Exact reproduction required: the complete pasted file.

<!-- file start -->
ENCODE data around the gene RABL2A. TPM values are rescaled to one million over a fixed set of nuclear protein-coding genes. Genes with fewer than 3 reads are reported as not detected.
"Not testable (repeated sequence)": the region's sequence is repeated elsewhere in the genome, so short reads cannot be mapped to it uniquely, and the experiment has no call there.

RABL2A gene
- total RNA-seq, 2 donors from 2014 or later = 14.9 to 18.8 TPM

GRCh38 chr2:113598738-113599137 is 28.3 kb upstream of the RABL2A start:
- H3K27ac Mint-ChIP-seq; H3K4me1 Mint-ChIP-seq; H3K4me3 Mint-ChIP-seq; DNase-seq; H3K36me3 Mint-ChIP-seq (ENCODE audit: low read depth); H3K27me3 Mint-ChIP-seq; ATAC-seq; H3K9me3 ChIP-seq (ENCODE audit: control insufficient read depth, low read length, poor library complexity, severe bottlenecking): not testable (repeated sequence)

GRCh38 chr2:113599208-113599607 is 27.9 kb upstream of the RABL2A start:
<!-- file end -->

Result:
ENCODE data around the gene RABL2A. TPM values are rescaled to one million over a fixed set of nuclear protein-coding genes. Genes with fewer than 3 reads are reported as not detected.
"Not testable (repeated sequence)": the region's sequence is repeated elsewhere in the genome, so short reads cannot be mapped to it uniquely, and the experiment has no call there.

RABL2A gene
- total RNA-seq, 2 donors from 2014 or later = 14.9 to 18.8 TPM

GRCh38 chr2:113598738-113599137 is 28.3 kb upstream of the RABL2A start:
- H3K27ac Mint-ChIP-seq; H3K4me1 Mint-ChIP-seq; H3K4me3 Mint-ChIP-seq; DNase-seq; H3K36me3 Mint-ChIP-seq (ENCODE audit: low read depth); H3K27me3 Mint-ChIP-seq; ATAC-seq; H3K9me3 ChIP-seq (ENCODE audit: control insufficient read depth, low read length, poor library complexity, severe bottlenecking): not testable (repeated sequence)

GRCh38 chr2:113599208-113599607 is 27.9 kb upstream of the RABL2A start: